Bad Excuses: Survival

the-basics-of-primitive-survival-cooking-a-young-strong-caveman-is-stoking-the-fire-to-cook-a-chicken-legAs vegans, we hear a lot of the same rhetoric time and time again:

I just couldn’t do it, I could never be vegan.

You are protein deficient.

Plants feel pain.

And so on. One of the oddest excuses for continuing to eat animals, in my opinion, is the whole “I eat meat for survival.” This is one that I never hear someone say to me in person, though it comes up frequently in online discourse. Here, on the other side of Twitter, is someone who thinks one cannot survive without animal products. Does this person think I’m a ghost?, I half-wonder.

Of course, it’s a completely dishonest line of argument. And the person saying it probably knows it, too.

You can point out that every reputable dietetic organization states that a well-planned vegan diet is perfectly healthy. You can ask for a reference where you can read about the magical nutrient contained only in meat. Or you can point out that you’re a living, breathing human who don’t need no meat.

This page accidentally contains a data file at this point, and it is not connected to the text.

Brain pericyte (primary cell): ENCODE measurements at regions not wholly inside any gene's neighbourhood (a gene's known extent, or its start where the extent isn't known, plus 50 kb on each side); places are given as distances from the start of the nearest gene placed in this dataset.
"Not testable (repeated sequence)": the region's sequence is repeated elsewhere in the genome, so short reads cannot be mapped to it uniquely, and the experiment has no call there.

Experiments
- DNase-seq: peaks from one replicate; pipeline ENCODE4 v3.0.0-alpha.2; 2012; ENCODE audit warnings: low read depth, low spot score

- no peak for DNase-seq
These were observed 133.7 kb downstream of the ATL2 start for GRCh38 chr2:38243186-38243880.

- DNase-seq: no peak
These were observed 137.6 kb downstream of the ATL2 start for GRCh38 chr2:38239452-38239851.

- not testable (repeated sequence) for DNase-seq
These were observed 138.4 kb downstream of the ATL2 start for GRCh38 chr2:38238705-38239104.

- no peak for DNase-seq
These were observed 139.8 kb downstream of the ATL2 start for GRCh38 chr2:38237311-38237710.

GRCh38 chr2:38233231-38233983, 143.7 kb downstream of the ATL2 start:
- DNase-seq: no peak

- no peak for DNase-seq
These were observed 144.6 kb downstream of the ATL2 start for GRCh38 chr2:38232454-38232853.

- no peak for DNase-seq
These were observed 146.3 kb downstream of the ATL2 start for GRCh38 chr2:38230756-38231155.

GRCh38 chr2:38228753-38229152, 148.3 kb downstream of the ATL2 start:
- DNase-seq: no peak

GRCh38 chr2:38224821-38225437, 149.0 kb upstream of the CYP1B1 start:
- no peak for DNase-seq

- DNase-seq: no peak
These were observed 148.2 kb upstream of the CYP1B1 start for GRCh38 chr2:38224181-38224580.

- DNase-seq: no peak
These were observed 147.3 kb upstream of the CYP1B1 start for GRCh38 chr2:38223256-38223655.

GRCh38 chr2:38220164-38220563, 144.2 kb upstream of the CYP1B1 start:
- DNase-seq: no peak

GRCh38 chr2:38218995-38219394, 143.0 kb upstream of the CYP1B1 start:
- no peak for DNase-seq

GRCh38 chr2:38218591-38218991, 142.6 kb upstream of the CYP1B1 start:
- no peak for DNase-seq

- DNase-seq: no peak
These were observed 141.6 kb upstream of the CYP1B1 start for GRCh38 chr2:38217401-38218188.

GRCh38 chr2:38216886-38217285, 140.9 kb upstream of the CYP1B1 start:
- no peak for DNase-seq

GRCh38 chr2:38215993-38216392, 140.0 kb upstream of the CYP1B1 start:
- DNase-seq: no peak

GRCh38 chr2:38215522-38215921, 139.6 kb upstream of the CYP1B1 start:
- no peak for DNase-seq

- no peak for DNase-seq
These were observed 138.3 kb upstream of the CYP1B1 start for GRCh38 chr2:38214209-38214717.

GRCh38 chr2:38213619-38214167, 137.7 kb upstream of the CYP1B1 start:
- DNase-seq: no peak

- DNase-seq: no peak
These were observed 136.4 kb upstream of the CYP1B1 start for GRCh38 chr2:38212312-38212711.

That’s where they’ll retreat from their claim about survival and start to babble about amino acids, B12, and protein. It doesn’t matter that all amino acids are found in plants, that a B12 supplement is vegan, or that most people believe they need far more protein than they actually do. (Seriously, next time ask how much protein they think they need in a day. You won’t believe what they’ll say.)

Or they’ll allude to some unmentioned health condition that requires them to eat meat, likely because they know only a real jerk would question them about it.

Another favorite is the poverty angle: I can’t be vegan because I can’t afford it. I’ve written about this before, so I won’t address it here.

The best response, however, is the quip about humans being “designed” to eat meat, or the fact that meat may have allowed humans to develop large brains. Never mind the fact that evolution does not design and thus produces no finished product; we haven’t stopped evolving, so our past has no bearing on how we should live today. And if our newfound ability to cook meat provided our ancestors with the excess calories to develop these large noggins, that’s great, but I suggest you look at the average American waistline if you think we suffer from a shortage of calories today.

It reminds me of when Slavoj Zizek half-jokingly stated that vegetarians are “degenerates” who will “turn into monkeys.”

In the end, the “meat for survival” argument boils down to this: I think veganism is either unhealthy or too difficult for me to do correctly, so I will continue to eat meat.

It’s not such a bad argument if you consider laziness a virtue.

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